In Sidon's Ouzai refugee complex, one Syrian sweet maker asks that his customers pay only what they can afford for his sugary confections. (The Daily Star/Mohammed Zaatari)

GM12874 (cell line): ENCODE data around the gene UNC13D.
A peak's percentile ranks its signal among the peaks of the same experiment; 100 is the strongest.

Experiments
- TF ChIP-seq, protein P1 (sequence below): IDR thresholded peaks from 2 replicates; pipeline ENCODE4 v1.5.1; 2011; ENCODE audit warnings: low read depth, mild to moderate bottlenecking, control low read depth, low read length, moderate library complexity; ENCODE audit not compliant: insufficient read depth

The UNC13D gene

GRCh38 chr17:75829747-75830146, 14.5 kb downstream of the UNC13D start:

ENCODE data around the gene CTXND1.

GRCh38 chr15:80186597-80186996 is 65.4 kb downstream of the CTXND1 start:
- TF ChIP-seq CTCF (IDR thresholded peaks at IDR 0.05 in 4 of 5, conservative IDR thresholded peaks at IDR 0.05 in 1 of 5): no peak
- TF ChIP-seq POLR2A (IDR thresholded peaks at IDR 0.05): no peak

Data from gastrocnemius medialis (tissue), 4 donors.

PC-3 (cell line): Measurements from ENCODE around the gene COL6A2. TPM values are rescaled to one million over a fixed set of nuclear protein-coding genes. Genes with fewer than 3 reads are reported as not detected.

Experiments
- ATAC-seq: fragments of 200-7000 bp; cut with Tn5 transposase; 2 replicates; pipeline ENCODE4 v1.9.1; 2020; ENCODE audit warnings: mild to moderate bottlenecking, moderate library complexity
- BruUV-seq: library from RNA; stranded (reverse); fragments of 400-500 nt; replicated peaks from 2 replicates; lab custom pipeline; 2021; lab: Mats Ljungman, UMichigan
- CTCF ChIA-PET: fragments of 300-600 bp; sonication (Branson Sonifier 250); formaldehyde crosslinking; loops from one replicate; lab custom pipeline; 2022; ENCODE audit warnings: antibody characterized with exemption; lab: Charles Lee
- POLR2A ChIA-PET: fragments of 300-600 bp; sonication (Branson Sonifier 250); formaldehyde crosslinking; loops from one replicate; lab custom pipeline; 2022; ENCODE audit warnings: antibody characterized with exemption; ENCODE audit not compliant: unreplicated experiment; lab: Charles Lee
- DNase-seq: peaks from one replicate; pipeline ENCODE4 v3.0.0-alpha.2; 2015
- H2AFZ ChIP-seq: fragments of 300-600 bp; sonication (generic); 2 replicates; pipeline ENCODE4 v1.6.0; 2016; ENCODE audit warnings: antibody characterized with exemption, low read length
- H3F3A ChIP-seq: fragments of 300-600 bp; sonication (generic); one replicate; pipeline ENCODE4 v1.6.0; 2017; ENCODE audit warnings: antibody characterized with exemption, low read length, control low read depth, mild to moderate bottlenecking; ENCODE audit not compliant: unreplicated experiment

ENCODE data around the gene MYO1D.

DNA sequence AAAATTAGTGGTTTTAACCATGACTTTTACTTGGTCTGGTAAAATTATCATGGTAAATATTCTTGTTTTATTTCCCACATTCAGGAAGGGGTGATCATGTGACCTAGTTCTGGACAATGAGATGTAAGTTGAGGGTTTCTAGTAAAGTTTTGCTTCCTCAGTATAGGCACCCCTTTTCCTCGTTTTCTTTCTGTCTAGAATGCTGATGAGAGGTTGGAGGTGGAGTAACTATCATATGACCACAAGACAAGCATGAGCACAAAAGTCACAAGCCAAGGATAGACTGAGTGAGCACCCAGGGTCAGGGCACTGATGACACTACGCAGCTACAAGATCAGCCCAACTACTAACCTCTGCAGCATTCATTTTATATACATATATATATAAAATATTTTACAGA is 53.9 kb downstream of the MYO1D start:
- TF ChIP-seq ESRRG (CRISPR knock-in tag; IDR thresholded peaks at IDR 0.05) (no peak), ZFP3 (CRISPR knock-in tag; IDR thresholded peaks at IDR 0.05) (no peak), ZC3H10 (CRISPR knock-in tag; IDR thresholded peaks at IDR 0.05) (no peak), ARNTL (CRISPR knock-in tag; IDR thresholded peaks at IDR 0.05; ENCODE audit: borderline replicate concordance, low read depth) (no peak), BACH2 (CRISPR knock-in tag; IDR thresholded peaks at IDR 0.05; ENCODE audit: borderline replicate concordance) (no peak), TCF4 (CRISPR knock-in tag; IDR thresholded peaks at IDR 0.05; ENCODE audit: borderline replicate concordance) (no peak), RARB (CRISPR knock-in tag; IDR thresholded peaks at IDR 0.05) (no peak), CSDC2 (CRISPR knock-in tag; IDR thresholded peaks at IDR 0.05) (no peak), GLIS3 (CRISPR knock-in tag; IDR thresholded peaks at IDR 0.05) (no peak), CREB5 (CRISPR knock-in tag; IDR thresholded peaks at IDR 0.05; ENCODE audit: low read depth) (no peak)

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Qataf Mahanna fled from Syria's Idlib province seven years ago when the civil war broke out in the country. After settling in Mount Lebanon, he created a thriving business selling traditional Arabic sweets.He soon decided to sell much of his product at reduced prices to the refugees living in Ouzai, at times giving the sweets away for free. The compound, initially meant to be a university campus, now houses about 1,000 refugees from some 220 families.Mahanna and his son come to Sidon twice weekly to sell sweets at about LL5,000 (just over $3) per kilogram.One of Mahanna's younger customers, 9-year-old Esraa Dabbous, told The Daily Star that she doesn't remember how sweets tasted in Syria because she was too young to remember.
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